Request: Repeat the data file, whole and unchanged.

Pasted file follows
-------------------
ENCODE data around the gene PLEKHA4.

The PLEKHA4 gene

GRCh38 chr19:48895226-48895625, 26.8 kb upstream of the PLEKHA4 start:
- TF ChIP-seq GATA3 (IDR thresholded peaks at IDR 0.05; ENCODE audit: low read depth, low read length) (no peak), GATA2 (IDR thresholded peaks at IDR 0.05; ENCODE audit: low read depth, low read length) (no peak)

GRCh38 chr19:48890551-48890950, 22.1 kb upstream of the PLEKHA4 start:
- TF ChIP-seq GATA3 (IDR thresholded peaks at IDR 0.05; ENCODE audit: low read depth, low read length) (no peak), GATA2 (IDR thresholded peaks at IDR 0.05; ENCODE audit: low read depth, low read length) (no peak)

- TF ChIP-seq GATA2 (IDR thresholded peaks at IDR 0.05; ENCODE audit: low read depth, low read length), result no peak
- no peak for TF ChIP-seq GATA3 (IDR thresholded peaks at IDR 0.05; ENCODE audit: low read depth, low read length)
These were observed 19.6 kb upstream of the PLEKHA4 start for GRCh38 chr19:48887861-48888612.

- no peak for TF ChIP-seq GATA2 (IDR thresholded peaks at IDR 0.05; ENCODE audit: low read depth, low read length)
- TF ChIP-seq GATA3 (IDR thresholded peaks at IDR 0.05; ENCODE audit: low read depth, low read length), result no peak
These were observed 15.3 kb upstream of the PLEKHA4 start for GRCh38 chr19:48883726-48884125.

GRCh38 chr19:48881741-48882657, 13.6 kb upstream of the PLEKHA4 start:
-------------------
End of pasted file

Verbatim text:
ENCODE data around the gene PLEKHA4.

The PLEKHA4 gene

GRCh38 chr19:48895226-48895625, 26.8 kb upstream of the PLEKHA4 start:
- TF ChIP-seq GATA3 (IDR thresholded peaks at IDR 0.05; ENCODE audit: low read depth, low read length) (no peak), GATA2 (IDR thresholded peaks at IDR 0.05; ENCODE audit: low read depth, low read length) (no peak)

GRCh38 chr19:48890551-48890950, 22.1 kb upstream of the PLEKHA4 start:
- TF ChIP-seq GATA3 (IDR thresholded peaks at IDR 0.05; ENCODE audit: low read depth, low read length) (no peak), GATA2 (IDR thresholded peaks at IDR 0.05; ENCODE audit: low read depth, low read length) (no peak)

- TF ChIP-seq GATA2 (IDR thresholded peaks at IDR 0.05; ENCODE audit: low read depth, low read length), result no peak
- no peak for TF ChIP-seq GATA3 (IDR thresholded peaks at IDR 0.05; ENCODE audit: low read depth, low read length)
These were observed 19.6 kb upstream of the PLEKHA4 start for GRCh38 chr19:48887861-48888612.

- no peak for TF ChIP-seq GATA2 (IDR thresholded peaks at IDR 0.05; ENCODE audit: low read depth, low read length)
- TF ChIP-seq GATA3 (IDR thresholded peaks at IDR 0.05; ENCODE audit: low read depth, low read length), result no peak
These were observed 15.3 kb upstream of the PLEKHA4 start for GRCh38 chr19:48883726-48884125.

GRCh38 chr19:48881741-48882657, 13.6 kb upstream of the PLEKHA4 start: